Ask a Brazilian and he will tell you Brazil’s best beaches are in the northeast, centered on Fortaleza. Miles of wide and deep white-sand beaches connect little fishing villages and kite surfing outposts.
A typical year has 300 days of sunshine. A typical day is in the low 80s with sunshine and refreshing breezes from the ocean.
This is a great place to vacation—more than one million people thought so in the first four months of this year alone.
The rental market in Fortaleza is strong. Demand is increasing. In a few weeks, a group of connected locals will gather for a party to celebrate the launch of a new condo project. We can get in now. This opportunity is in a very special corner of Fortaleza. An anomaly means that it’s undervalued…for now.
More about this anomaly in a minute.
First, it’s important to understand the strength of these trends.
Brazil, now a middle class country, has a very strong economy. The world can’t get enough of its food, minerals, energy and manufactured goods. Fortaleza in Brazil’s northeast is doing particularly well.
In the lead up to soccer’s World Cup, $6 billion is being invested in tourism and infrastructure in time for the 2014 play-offs. Its strategic location close to Europe and the U.S. makes it a logistics hub. With the help of a tax-free zone nearby in Pecem, it’s the perfect place for export-focused manufacturers to locate.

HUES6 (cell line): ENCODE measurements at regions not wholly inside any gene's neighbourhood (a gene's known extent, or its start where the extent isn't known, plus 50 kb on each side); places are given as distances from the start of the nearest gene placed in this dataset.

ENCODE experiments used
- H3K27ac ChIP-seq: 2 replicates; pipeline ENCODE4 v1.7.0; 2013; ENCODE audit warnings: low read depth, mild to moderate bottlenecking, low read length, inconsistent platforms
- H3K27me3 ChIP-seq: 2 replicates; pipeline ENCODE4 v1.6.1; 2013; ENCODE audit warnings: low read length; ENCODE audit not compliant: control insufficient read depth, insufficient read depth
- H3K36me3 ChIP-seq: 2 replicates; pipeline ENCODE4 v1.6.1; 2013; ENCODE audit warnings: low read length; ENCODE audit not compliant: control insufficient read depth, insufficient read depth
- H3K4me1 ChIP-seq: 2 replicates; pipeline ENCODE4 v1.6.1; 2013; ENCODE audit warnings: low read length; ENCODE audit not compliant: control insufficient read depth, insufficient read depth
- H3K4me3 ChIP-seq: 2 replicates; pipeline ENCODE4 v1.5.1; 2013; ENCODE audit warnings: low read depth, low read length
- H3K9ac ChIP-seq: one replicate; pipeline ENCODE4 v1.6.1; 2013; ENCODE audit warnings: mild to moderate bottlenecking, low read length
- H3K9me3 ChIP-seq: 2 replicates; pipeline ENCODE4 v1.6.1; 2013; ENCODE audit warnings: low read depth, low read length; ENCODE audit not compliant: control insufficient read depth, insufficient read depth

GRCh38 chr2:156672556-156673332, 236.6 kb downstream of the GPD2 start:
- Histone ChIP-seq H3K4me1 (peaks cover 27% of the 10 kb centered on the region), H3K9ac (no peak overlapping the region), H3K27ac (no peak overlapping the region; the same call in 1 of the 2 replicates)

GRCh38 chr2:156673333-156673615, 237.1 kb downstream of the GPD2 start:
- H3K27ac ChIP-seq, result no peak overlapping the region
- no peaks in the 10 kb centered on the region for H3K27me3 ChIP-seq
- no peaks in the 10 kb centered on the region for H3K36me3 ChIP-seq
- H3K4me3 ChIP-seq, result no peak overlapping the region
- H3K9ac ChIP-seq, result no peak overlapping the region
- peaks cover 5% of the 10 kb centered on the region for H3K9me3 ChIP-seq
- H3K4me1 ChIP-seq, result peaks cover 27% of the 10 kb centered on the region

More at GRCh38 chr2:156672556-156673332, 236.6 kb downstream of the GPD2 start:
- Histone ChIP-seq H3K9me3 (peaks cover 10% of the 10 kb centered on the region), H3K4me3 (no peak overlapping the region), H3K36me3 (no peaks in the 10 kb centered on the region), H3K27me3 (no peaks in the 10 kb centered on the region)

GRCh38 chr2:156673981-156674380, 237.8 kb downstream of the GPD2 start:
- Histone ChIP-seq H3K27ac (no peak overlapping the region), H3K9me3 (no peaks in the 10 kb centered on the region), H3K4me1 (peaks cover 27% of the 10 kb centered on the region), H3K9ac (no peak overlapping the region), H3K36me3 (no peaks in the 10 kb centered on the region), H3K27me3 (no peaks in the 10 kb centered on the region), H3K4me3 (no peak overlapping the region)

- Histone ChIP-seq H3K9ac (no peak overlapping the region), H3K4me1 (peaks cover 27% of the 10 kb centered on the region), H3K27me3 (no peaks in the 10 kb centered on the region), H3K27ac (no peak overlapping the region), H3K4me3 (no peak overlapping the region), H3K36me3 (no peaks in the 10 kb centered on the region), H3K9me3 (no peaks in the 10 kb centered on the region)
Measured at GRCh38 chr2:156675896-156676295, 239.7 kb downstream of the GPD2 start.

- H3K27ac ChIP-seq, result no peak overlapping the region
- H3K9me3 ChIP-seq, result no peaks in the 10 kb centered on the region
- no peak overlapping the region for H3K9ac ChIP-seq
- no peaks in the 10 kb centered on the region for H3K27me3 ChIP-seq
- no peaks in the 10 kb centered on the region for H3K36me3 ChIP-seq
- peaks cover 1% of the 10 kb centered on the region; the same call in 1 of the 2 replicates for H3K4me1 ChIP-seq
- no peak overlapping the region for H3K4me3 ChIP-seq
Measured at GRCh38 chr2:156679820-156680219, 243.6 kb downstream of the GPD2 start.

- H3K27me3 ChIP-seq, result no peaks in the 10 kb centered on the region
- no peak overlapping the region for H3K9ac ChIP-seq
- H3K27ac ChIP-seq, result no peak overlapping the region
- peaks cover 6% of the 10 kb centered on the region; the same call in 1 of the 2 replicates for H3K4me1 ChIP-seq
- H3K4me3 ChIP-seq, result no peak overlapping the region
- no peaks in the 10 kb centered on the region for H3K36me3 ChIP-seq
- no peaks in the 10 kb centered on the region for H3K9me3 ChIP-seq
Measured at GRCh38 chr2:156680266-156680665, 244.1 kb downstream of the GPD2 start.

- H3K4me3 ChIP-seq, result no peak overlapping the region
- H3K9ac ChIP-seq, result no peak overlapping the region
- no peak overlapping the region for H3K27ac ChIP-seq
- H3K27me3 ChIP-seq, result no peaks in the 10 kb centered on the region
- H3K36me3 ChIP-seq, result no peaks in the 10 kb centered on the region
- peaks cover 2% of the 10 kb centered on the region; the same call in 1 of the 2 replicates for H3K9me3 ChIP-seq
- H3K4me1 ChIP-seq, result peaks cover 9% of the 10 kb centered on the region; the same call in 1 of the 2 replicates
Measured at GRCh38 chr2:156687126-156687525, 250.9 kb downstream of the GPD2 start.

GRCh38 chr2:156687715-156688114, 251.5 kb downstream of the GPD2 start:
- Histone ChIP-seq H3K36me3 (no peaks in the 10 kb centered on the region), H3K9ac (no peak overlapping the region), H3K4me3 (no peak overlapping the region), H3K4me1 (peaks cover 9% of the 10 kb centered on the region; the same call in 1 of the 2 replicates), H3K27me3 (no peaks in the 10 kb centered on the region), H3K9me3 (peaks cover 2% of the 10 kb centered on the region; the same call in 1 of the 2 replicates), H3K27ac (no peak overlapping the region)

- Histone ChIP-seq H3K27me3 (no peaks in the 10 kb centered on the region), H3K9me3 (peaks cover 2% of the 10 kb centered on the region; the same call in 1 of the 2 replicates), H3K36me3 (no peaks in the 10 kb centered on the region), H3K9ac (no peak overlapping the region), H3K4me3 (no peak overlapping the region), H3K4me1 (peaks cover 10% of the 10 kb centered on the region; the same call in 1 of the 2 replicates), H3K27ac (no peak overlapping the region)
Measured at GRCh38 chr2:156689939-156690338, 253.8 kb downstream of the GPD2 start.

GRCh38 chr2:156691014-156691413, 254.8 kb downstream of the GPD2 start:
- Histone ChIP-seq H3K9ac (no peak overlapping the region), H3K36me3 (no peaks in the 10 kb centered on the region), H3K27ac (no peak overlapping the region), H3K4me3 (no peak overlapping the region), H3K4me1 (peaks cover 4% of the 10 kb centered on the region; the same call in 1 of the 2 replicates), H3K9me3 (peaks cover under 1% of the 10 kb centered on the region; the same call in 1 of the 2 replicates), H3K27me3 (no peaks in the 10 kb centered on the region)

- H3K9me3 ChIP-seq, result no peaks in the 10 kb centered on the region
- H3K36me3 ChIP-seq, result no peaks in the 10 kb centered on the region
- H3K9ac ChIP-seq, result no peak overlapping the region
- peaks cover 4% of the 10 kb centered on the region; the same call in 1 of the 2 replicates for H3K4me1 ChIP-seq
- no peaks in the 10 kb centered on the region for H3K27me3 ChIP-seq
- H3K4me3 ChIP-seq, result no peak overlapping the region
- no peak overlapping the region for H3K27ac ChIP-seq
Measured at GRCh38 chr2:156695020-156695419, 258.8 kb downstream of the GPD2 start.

There’s oil offshore. New small businesses are opening in Fortaleza by the day. Major corporations are setting up regional operations here. That means more executives are relocating.
The short- and long-term rental market is strong. It’s very difficult to find a quality rental.
Fortaleza’s boardwalk is where it’s at. This is where you’ll find the bigger hotels and luxury multi-million dollar condos. Her three mile curve of beach and glimmering skyline is fully built out. It’s packed from the time joggers take to the boardwalk at 5.00 a.m. right through to late at night when families take their evening stroll.
The boardwalk can’t be extended to the right as you look to the ocean. It hits up against the port. But west, there was a mile of beach in the historic but run-down area of Iracema that the boardwalk could absorb.
This April the boardwalk was extended.
Seedy bars were removed to make space for public areas and chic cafes. This was a dark and dangerous place at night. Today it’s teeming with roller bladers and walkers of all ages late into the night. There are vendors selling fresh fruit, popcorn and cotton candy. This boardwalk is full of joggers, skaters…young and old strolling at sunrise and sunset.
This area already hosts up to one million people for concerts and celebrations, New Year’s in particular, and world class volley ball tournaments on the city’s widest stretch of beach. New tourist attractions are under construction. Old historic buildings are getting a major face lift. Young professionals are lining up to live here.
Yet we can still buy here for less than 50% what you could pay on the “old” boardwalk. This is the anomaly that I’m talking about. That’s what makes this opportunity particularly strong.